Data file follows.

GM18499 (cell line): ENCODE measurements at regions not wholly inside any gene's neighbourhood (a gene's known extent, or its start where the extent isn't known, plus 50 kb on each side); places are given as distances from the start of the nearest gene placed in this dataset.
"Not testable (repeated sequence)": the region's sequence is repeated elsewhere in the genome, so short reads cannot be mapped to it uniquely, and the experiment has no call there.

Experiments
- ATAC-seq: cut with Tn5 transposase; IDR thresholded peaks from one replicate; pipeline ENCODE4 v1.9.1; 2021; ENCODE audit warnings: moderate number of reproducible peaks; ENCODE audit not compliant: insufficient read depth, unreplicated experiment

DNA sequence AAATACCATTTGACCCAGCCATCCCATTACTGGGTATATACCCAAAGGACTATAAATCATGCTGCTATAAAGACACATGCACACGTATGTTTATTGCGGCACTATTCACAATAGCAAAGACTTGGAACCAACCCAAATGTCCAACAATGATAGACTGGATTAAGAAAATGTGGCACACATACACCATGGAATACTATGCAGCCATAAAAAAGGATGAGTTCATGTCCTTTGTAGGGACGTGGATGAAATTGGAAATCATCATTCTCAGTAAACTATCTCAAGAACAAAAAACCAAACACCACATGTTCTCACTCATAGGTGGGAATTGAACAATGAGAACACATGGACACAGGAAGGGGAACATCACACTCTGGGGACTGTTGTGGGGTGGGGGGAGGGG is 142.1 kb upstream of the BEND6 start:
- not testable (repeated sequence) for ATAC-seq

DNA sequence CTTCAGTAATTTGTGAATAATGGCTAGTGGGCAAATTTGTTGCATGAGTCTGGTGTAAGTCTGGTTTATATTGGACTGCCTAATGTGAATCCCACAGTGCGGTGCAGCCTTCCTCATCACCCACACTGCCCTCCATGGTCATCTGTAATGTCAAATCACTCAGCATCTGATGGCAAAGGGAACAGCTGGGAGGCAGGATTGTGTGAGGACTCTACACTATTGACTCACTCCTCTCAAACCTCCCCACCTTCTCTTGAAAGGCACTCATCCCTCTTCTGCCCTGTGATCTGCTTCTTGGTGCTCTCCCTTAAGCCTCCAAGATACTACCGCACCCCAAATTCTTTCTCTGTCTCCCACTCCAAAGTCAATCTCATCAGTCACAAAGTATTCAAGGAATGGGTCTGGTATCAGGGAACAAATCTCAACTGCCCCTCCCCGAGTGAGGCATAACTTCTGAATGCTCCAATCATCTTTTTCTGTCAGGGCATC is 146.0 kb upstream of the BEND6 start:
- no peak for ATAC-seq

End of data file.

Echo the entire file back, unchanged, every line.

GM18499 (cell line): ENCODE measurements at regions not wholly inside any gene's neighbourhood (a gene's known extent, or its start where the extent isn't known, plus 50 kb on each side); places are given as distances from the start of the nearest gene placed in this dataset.
"Not testable (repeated sequence)": the region's sequence is repeated elsewhere in the genome, so short reads cannot be mapped to it uniquely, and the experiment has no call there.

Experiments
- ATAC-seq: cut with Tn5 transposase; IDR thresholded peaks from one replicate; pipeline ENCODE4 v1.9.1; 2021; ENCODE audit warnings: moderate number of reproducible peaks; ENCODE audit not compliant: insufficient read depth, unreplicated experiment

DNA sequence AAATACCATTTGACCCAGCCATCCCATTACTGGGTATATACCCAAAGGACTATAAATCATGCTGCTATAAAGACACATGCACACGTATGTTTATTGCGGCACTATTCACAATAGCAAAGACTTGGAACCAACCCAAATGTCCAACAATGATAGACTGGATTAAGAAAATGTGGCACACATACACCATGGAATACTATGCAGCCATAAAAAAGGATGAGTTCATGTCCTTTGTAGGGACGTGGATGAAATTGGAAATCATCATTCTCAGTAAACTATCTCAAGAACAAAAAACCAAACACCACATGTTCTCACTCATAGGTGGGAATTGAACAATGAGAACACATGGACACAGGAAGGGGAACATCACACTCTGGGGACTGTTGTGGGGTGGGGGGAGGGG is 142.1 kb upstream of the BEND6 start:
- not testable (repeated sequence) for ATAC-seq

DNA sequence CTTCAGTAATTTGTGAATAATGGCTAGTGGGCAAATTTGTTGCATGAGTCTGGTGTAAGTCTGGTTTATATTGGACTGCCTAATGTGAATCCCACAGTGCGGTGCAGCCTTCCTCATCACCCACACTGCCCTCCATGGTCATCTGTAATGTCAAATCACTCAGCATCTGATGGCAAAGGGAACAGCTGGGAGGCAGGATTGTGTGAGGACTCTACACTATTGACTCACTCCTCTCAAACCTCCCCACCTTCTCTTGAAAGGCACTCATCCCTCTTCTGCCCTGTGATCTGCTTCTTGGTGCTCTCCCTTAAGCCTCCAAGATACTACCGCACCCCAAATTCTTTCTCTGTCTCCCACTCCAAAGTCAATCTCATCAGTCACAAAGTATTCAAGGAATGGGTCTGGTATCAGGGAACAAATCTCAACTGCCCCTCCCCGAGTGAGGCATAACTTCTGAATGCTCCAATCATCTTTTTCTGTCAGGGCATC is 146.0 kb upstream of the BEND6 start:
- no peak for ATAC-seq